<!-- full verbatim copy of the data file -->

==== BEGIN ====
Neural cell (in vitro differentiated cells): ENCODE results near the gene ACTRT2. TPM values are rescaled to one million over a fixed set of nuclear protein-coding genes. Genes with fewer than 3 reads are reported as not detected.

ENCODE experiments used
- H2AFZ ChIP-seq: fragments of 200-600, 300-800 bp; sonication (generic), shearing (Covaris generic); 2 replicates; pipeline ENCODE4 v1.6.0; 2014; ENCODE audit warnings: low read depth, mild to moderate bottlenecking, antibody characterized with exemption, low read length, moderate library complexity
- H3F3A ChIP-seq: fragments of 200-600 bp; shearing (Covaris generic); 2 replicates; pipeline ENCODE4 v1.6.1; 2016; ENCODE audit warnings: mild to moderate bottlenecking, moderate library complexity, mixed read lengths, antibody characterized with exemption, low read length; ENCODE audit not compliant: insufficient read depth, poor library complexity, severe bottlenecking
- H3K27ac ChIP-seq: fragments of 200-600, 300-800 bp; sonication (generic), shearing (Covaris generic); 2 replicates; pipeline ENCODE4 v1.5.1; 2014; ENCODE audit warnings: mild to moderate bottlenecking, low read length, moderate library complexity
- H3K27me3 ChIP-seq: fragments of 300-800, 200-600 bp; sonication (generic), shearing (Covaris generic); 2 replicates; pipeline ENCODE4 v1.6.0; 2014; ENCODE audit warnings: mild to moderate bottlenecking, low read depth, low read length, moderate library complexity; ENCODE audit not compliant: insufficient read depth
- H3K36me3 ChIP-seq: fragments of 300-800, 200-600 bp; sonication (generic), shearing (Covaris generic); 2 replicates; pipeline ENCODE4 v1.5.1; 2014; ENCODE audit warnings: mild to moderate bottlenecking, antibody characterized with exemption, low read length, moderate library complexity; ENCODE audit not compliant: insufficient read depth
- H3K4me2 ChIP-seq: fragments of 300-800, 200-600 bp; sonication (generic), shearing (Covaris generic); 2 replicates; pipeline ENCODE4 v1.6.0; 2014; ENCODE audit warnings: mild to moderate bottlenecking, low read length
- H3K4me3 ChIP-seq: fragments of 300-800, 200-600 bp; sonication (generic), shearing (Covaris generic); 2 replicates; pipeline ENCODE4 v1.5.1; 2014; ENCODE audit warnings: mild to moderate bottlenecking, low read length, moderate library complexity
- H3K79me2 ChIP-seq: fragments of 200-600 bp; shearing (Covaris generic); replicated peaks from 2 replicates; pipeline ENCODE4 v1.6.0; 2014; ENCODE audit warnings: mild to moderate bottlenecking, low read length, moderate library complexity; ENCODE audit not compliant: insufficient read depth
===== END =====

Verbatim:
Neural cell (in vitro differentiated cells): ENCODE results near the gene ACTRT2. TPM values are rescaled to one million over a fixed set of nuclear protein-coding genes. Genes with fewer than 3 reads are reported as not detected.

ENCODE experiments used
- H2AFZ ChIP-seq: fragments of 200-600, 300-800 bp; sonication (generic), shearing (Covaris generic); 2 replicates; pipeline ENCODE4 v1.6.0; 2014; ENCODE audit warnings: low read depth, mild to moderate bottlenecking, antibody characterized with exemption, low read length, moderate library complexity
- H3F3A ChIP-seq: fragments of 200-600 bp; shearing (Covaris generic); 2 replicates; pipeline ENCODE4 v1.6.1; 2016; ENCODE audit warnings: mild to moderate bottlenecking, moderate library complexity, mixed read lengths, antibody characterized with exemption, low read length; ENCODE audit not compliant: insufficient read depth, poor library complexity, severe bottlenecking
- H3K27ac ChIP-seq: fragments of 200-600, 300-800 bp; sonication (generic), shearing (Covaris generic); 2 replicates; pipeline ENCODE4 v1.5.1; 2014; ENCODE audit warnings: mild to moderate bottlenecking, low read length, moderate library complexity
- H3K27me3 ChIP-seq: fragments of 300-800, 200-600 bp; sonication (generic), shearing (Covaris generic); 2 replicates; pipeline ENCODE4 v1.6.0; 2014; ENCODE audit warnings: mild to moderate bottlenecking, low read depth, low read length, moderate library complexity; ENCODE audit not compliant: insufficient read depth
- H3K36me3 ChIP-seq: fragments of 300-800, 200-600 bp; sonication (generic), shearing (Covaris generic); 2 replicates; pipeline ENCODE4 v1.5.1; 2014; ENCODE audit warnings: mild to moderate bottlenecking, antibody characterized with exemption, low read length, moderate library complexity; ENCODE audit not compliant: insufficient read depth
- H3K4me2 ChIP-seq: fragments of 300-800, 200-600 bp; sonication (generic), shearing (Covaris generic); 2 replicates; pipeline ENCODE4 v1.6.0; 2014; ENCODE audit warnings: mild to moderate bottlenecking, low read length
- H3K4me3 ChIP-seq: fragments of 300-800, 200-600 bp; sonication (generic), shearing (Covaris generic); 2 replicates; pipeline ENCODE4 v1.5.1; 2014; ENCODE audit warnings: mild to moderate bottlenecking, low read length, moderate library complexity
- H3K79me2 ChIP-seq: fragments of 200-600 bp; shearing (Covaris generic); replicated peaks from 2 replicates; pipeline ENCODE4 v1.6.0; 2014; ENCODE audit warnings: mild to moderate bottlenecking, low read length, moderate library complexity; ENCODE audit not compliant: insufficient read depth